In the process of developing software, SQLite is usually chosen as the local database, because its configuration is relatively simple and no additional database services are required. SQLite can well support some basic features of relational database, such as standard SQL syntax, things, data tables and indexes, etc., and it takes less resources, and can also be easily used on mobile devices.

In addition, some features of Entity Framework (such as fluent API, migration, etc.) can make it very convenient for us to operate SQLite, and its development team is still continuing the iteration of the project, which can be the reason why we use EF core.

How to use

1. Install Entity Framework and SQLite

// Entity Framework
Install-Package Microsoft.EntityFrameworkCore.Sqlite
//Provides tools for migration
Install-Package Microsoft.EntityFrameworkCore.Tools

2. Create database context

public class User
{
    [Key, DatabaseGenerated(DatabaseGeneratedOption.Identity)]
    public int Id { set; get; }
    [MaxLength(50), Required]
    public string Name { set; get; }

    public string Age { set; get; }

    public string Sex { get; set; }
}
public class LovePlayerContext : DbContext
{
    protected override void OnConfiguring(DbContextOptionsBuilder optionsBuilder)
    {
        optionsBuilder.UseSqlite("Data Source=ZDY.LovePlayer.db");
    }

    public DbSet<User> User { set; get; }
}

3. Generate data migration files

Open the visual studio program management pack console and enter:

Add-Migration Migration_001

When run for the first time, the program will automatically generate the migrations directory and add the following three files to the project under the Migrations Directory:

  • XXXXXXXXXXXXXX_Migration_001.cs--The main migrations file. Contains the operations necessary to apply the migration (in Up()) and to revert it (in Down()).
  • XXXXXXXXXXXXXX_Migration_001.Designer.cs--The migrations metadata file. Contains information used by EF.
  • LovePlayerContextModelSnapshot.cs--A snapshot of your current model. Used to determine what changed when adding the next migration.

Where XXXXXXXXXXXXX is the time stamp generated by execution time, and the time stamp in the file name helps to keep the files in chronological order so that you can view the progress of changes.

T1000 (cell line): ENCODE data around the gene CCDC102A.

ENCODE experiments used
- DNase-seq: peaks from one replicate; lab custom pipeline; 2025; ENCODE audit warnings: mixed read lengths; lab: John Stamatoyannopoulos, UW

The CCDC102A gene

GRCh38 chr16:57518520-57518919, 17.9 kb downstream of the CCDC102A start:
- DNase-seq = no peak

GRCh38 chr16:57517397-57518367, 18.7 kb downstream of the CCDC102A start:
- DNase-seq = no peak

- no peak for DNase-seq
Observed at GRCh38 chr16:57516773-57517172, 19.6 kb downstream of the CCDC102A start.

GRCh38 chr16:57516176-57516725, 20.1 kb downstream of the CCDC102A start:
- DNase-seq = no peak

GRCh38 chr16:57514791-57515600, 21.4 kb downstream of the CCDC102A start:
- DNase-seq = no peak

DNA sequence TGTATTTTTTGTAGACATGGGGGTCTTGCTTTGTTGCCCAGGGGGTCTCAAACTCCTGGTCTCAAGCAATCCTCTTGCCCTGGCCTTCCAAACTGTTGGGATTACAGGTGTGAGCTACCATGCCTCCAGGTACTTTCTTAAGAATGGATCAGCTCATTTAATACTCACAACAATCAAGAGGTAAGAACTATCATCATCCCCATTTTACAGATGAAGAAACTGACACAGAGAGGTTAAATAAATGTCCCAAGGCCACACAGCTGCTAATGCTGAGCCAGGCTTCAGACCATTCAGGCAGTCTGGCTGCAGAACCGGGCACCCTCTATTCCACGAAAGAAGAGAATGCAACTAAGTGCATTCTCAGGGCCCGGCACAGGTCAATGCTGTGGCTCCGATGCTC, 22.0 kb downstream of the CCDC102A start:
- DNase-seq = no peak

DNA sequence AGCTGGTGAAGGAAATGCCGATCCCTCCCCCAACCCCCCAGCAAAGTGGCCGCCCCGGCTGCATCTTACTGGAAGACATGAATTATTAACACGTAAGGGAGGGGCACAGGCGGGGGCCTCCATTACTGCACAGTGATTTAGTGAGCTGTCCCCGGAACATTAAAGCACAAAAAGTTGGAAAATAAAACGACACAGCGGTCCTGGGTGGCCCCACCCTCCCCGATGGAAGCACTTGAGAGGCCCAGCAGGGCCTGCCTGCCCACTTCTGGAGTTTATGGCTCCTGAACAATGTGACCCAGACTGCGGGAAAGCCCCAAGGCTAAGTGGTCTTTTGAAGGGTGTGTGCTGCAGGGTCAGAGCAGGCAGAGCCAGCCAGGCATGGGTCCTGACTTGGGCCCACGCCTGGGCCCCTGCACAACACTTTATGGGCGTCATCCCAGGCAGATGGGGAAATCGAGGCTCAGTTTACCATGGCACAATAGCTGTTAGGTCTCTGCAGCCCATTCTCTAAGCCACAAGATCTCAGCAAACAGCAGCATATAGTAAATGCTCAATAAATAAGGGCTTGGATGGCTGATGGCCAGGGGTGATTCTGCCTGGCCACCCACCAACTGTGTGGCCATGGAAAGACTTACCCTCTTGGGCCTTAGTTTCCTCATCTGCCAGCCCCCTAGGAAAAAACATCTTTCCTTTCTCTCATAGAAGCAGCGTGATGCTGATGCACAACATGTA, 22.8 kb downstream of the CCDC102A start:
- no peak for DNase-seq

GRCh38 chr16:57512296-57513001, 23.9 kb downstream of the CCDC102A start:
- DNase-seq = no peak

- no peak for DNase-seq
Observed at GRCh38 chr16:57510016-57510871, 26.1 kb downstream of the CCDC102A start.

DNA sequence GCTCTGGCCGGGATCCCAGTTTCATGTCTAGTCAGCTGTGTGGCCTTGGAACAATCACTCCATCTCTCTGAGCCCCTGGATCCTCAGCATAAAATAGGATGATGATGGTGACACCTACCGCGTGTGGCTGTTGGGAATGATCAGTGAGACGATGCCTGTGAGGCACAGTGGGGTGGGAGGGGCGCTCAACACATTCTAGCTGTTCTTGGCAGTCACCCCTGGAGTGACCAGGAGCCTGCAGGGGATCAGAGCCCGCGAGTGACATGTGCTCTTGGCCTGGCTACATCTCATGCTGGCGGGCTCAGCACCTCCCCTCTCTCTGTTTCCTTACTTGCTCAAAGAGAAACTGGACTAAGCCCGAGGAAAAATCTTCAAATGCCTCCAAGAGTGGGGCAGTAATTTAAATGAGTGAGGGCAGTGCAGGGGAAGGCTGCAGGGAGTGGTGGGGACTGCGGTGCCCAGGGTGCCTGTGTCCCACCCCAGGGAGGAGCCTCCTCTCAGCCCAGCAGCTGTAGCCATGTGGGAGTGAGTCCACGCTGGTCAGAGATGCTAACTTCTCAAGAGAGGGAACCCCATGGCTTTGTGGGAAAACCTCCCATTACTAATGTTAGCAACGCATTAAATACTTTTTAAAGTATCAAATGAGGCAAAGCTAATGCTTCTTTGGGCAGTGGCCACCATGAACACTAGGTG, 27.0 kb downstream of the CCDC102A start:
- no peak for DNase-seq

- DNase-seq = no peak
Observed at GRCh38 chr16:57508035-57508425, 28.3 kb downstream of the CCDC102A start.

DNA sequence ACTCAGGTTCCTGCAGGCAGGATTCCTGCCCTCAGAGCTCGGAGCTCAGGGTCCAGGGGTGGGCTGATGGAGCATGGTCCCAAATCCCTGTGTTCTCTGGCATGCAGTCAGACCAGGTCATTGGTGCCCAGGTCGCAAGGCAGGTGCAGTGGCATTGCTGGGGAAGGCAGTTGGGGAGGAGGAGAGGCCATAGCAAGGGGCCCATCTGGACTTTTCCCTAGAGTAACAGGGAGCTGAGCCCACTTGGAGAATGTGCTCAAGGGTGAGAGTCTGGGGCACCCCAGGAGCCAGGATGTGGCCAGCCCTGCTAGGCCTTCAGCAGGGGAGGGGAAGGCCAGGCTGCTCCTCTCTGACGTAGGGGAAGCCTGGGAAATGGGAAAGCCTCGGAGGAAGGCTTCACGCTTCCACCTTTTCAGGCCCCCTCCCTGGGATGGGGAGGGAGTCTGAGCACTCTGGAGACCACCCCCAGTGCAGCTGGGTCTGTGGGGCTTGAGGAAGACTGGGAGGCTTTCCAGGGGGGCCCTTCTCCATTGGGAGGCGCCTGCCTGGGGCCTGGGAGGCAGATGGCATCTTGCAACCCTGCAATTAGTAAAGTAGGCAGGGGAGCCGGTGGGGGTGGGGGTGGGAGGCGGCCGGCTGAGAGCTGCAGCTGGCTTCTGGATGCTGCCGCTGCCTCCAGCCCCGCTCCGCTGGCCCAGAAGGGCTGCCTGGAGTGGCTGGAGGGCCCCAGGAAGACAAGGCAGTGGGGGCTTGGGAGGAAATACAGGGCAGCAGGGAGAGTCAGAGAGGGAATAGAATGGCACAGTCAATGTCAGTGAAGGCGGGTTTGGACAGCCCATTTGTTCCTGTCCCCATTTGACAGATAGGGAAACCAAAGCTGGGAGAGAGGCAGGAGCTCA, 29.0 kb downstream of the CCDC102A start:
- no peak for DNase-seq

When the database model changes, you need to run this command again to generate a new Migration.

4. Call in WPF Project

App.xaml.cs

public App()
{
    using (var db = new LovePlayerContext())
    {
        try
        {
            using (var context = new LovePlayerContext())
            {
                //Check for new migrations
                if (context.Database.GetPendingMigrations().Any())
                {
                    Context. Database. Migrate(); / / perform migration
                }
            }
        }
        catch (NotSupportedException ex)
        {
        }
        catch (Exception ex)
        {
        }
    }
}

By calling context.Database.Migrate(), the database structure will be synchronized to the data. When the database file does not exist, it will be created automatically.

Be careful not to call EnsureCreated() before Migrate(). EnsureCreated() will bypass the migration to create a schema, which will cause Migrate() to fail.

Difference between EnsureCreated() and Migrate(): EnsureCreated() will be automatically created when the database does not exist, but if the database exists and the data structure changes, the subsequent changes will not be updated to the database.

5. Test

MainWindow.xaml.cs

public partial class MainWindow : Window
{
    public MainWindow()
    {
        InitializeComponent();

        this.Loaded += MainWindow_Loaded;
    }

    private void MainWindow_Loaded(object sender, RoutedEventArgs e)
    {
        using (var context = new LovePlayerContext())
        {
            if (context.User.ToList().Count == 0)
            {
                var cate1 = new User { Name = "User A" };
                var cate2 = new User { Name = "User B" };
                context.User.AddRange(cate1, cate2);
                context.SaveChanges();
            }

            / / query
            var list = context.User.ToList();

            this.DataList.ItemsSource = list;
        }
    }
}

MainWindow.xaml

<Grid>
    <DataGrid x:Name="DataList" AutoGenerateColumns="True"></DataGrid>
</Grid>